Back in July, we told you about a new Long-Term Care Tax that was passed by the state legislature and slated to begin in January of 2022.
The mandatory payroll tax has hit a lot of opposition along the way, but was officially put on ice on Friday with Governor Inslee’s announcement that the January 2022 start date will be delayed until later in the year.
The Washington Cares Act, the official name of the payroll tax, is the first of its kind in the United States. Passed in 2019, the legislation was designed to create a public long-term care insurance program.
As the Baby Boomer generation finds itself maturing, states are facing the problem of a larger population of aging adults who are not financially able to afford long-term care when they need it. Additionally, the cost of care grows, proving to be a huge financial burden for many families.
The Washington Cares Act (WA Cares) was passed to combat the strain on public and personal resources when it comes to long-term care. WA Cares mandates a payroll tax for all Washington workers of $0.58 for every $100 earned. These funds would be withheld and contributed to a trust to fund long-term care benefits.
To be eligible for benefits, Washington residents must:
- Have paid premiums for either 3 of the last 6 years or for a total of 10 years
- Worked at least 500 hours a year for that year to count toward eligibility
- Opt into the program if they are self-employed
The benefits can be used for many types of long-term service that a person may need whether they are in a facility or at home. Benefits can be used for nursing home services, home modifications, and even compensation for the care being provided by family members.
Governor Inslee’s announcement Friday that there will be a delay in withholding the payroll tax doesn’t come as a big surprise to anyone who has been following the progress of the WA Cares.
While met with opposition since it was first brought before the legislature, its controversy isn’t the reason for the delay. Gov. Inslee’s remarks indicated that there have been ongoing conversations about the bill and, in the process, “legislators have identified some areas that need adjustments.”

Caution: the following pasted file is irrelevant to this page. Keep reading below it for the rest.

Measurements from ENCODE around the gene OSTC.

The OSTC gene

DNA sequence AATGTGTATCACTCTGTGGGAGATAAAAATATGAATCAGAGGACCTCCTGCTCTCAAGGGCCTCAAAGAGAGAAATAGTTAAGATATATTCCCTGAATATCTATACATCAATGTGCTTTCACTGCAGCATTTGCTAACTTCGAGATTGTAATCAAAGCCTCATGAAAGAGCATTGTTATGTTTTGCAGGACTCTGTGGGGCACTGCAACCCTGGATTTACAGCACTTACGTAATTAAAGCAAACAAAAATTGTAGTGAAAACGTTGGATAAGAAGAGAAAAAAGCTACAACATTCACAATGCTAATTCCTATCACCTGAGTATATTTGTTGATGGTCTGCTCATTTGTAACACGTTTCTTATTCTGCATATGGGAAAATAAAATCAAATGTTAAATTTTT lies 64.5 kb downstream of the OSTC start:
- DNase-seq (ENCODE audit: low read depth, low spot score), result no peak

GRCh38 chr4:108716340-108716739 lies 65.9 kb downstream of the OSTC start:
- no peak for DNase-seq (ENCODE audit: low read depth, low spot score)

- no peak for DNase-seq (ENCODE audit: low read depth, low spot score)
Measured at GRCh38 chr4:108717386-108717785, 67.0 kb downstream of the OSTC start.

Delaying the process of withholding the tax will allow legislators to look at issues that have been discussed and find resolutions that will strengthen the program.
One aspect of the act that has long been pointed out as problematic is the issue that you cannot take your benefits with you if you move or currently live out of state. In other words, if you’ve paid into the system for 10 years as required, if you move from Washington State, that money is lost. Many opposers have pointed out that this policy especially targets military families who move in and out of the region.
Additionally, employees who live in surrounding states but work in Washington will similarly never see the benefits because of their issue of residency.
Opting out of the tax has also been riddled with issues. To opt-out, a resident had a one-time opportunity to show proof that they have long-term care insurance through a private provider. On the first day, the opt-out website was available, the website crashed. Private insurance companies then began limiting long-term care insurance to avoid people buying it to opt-out and then quickly pulling out.
Finally, legislators will look at the issue of people who will pay in but never receive the benefit. That includes older workers who are likely to need care before they are fully vested in the program.
If you’re employed in the state of Washington, this means you have a reprieve from the payroll tax. . . for now. As legislators work to improve some of the more problematic aspects of the Washington Cares Act, be sure to keep yourself informed on any changes made and how they may affect you and your paycheck.
For this and any other tax questions you may have, don’t hesitate to contact Shannon CPAs. We will continue to monitor this situation for all of our clients.